Language Selection

English French German Italian Portuguese Spanish

SUSE on Servers

Filed under
SUSE
  • The University of Maine: High-Performance Computing, Climate Change Research, and Ocean Modeling created a Whale of an appetite when it comes to data. SUSE Enterprise Storage satisfied that appetite!

    With research projects like climate change research and ocean modeling, the university’s high-performance computing center is generating data like a Whale eating Krill.  And that’s a whole lot considering a Blue Whale will consume some 40 million Krill, or about 8000 pounds daily.  The University of Maine is one of only 11 Land, Sea and Space grant institutions in the country. And establishing a stronger and more flexible HPC and storage infrastructure is integral to their success.  It also supports the people of Maine and its businesses across a wide variety of activities.

    Their challenge was with all the current and new larger research projects it increased the demands on data storage and the amount of data collected and consumed. For example, one project at the University of Maine generates high-resolution ocean models to map climate change and requires half a petabyte of data. Another project, employing deep learning to help detect tumors, requires a single directory with over two million files. With these projects and more, the university’s storage architecture was on the brink of collapse under the strain of these diverse and demanding data workloads. The existing system was difficult to scale up and tight budgets would not support a rip-and-replace of the entire system.

  • The Holy Grail of PaaS on Kubernetes

    Kubernetes will solve all of our problems right? It’s the container platform that will allow our development teams to deploy their microservice applications in all their cloud native glory. We’ll all be able to deploy our web apps without needing to worry about the servers that are running them or interact with the system administrators that look after those servers. Self-service for Developers!

More in Tux Machines

Linux commands to display your hardware information

There are many reasons you might need to find out details about your computer hardware. For example, if you need help fixing something and post a plea in an online forum, people will immediately ask you for specifics about your computer. Or, if you want to upgrade your computer, you'll need to know what you have and what you can have. You need to interrogate your computer to discover its specifications. Alternatively, you could open up the box and read the labels on the disks, memory, and other devices. Or you could enter the boot-time panels—the so-called UEFI or BIOS panels. Just hit the proper program function key during the boot process to access them. These two methods give you hardware details but omit software information. Or, you could issue a Linux line command. Wait a minute… that sounds difficult. Why would you do this? Read more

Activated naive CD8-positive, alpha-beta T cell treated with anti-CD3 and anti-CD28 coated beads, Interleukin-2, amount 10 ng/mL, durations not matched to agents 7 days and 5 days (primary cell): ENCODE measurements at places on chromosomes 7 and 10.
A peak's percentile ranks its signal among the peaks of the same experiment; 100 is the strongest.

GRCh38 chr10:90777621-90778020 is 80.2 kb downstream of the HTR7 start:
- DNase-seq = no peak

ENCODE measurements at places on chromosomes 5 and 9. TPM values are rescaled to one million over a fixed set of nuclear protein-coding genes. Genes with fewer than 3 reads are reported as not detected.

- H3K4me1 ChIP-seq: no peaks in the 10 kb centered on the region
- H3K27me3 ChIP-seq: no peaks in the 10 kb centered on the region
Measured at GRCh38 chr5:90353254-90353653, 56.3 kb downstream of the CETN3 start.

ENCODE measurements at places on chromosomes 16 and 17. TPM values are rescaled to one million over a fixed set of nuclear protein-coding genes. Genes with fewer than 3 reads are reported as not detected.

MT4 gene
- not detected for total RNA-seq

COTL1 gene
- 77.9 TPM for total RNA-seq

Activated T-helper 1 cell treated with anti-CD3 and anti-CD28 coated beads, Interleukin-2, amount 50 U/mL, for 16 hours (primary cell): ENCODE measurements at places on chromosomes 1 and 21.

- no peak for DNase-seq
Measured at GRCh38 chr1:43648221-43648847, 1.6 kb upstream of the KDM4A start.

Android Leftovers

BlackWeb 1.2

BlackWeb is a penetration and security testing distribution based on Debian. The project's website presents the distribution's features as follows: BlackWeb is a Linux distribution aimed at advanced penetration testing and security auditing. BlackWeb contains several hundred tools which are geared towards various information security tasks, such as penetration testing, security research, computer forensics and reverse engineering. Starting from an appropriately configured LXDE desktop manager it offers stability and speed. BlackWeb has been designed with the aim of achieving the maximum performance and minimum consumption of resources. There are 32-bit (x86) and 64-bit (x86_64) builds of BlackWeb available on the distribution's website. I downloaded the 64-bit build which is 2.6GB in size. Booting from the media brings up a menu asking if we would like to try BlackWeb's live desktop, run the installer or run the graphical installer. Taking the live desktop options presents us with a graphical login screen where we can sign in with the username "root" and the password "blackweb". Read more

Feh is a light-weight command-line image viewer for Linux

The default image viewer in most Linux distros is a fine option for many users, but if you want a distraction free alternative, Feh is a good option. Feh's interface is as barebones as it gets as it does not have any toolbars or buttons but is a command line interface application; because of that, it is very light on resources and still easy enough to use even for users who shy away from using the command line whenever possible. Read more